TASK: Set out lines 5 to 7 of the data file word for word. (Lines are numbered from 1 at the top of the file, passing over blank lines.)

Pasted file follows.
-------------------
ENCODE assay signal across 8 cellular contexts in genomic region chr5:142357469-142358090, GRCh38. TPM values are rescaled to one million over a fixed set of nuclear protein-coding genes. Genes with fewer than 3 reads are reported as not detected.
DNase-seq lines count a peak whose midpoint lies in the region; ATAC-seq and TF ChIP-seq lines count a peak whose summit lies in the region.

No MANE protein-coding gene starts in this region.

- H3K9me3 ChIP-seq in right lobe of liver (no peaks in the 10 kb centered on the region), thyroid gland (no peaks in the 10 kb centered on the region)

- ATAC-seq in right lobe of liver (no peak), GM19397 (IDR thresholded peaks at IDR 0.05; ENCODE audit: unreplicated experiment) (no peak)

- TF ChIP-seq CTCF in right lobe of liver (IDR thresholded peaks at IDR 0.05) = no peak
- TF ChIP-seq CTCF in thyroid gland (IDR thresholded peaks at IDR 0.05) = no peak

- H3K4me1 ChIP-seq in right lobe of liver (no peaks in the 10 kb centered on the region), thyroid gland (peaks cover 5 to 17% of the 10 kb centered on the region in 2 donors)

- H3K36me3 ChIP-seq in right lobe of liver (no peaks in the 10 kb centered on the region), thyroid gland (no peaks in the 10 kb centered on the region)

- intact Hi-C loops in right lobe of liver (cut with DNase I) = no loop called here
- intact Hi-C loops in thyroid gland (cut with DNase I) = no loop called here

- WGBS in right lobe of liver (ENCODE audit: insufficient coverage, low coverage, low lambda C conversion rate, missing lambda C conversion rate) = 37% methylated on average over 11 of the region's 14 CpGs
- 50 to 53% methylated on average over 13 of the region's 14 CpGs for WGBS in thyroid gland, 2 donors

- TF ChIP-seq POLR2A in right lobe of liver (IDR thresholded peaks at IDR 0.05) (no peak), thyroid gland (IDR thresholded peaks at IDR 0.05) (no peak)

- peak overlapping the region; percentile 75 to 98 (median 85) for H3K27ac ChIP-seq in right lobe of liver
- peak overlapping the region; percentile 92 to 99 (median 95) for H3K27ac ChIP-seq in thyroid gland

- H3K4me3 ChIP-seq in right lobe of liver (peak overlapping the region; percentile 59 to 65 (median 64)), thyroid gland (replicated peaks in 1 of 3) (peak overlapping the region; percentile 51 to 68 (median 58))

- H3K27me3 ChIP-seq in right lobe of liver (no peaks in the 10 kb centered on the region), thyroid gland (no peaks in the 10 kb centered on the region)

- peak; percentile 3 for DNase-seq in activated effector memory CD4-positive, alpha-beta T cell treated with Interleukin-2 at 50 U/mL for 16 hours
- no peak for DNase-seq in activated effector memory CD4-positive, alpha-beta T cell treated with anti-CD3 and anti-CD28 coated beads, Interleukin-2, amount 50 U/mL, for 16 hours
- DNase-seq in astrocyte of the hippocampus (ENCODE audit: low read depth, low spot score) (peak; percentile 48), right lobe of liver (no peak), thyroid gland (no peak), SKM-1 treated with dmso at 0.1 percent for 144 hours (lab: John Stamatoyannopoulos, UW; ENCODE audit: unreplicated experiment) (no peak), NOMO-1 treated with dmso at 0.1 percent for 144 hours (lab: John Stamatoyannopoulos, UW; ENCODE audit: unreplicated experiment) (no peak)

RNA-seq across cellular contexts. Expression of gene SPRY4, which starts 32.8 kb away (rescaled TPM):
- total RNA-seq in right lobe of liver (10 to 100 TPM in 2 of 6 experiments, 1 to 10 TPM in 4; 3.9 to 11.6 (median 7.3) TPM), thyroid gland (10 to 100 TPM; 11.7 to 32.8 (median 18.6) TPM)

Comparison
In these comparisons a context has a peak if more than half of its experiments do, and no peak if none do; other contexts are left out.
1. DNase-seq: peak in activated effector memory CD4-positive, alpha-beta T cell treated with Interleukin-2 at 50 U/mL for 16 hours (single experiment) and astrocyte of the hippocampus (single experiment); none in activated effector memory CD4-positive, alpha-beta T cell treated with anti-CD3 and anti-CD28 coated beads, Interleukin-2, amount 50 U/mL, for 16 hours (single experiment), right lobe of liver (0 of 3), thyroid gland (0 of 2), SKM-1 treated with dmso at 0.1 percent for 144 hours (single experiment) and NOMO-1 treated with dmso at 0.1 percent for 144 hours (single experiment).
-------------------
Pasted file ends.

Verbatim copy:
- ATAC-seq in right lobe of liver (no peak), GM19397 (IDR thresholded peaks at IDR 0.05; ENCODE audit: unreplicated experiment) (no peak)

- TF ChIP-seq CTCF in right lobe of liver (IDR thresholded peaks at IDR 0.05) = no peak
- TF ChIP-seq CTCF in thyroid gland (IDR thresholded peaks at IDR 0.05) = no peak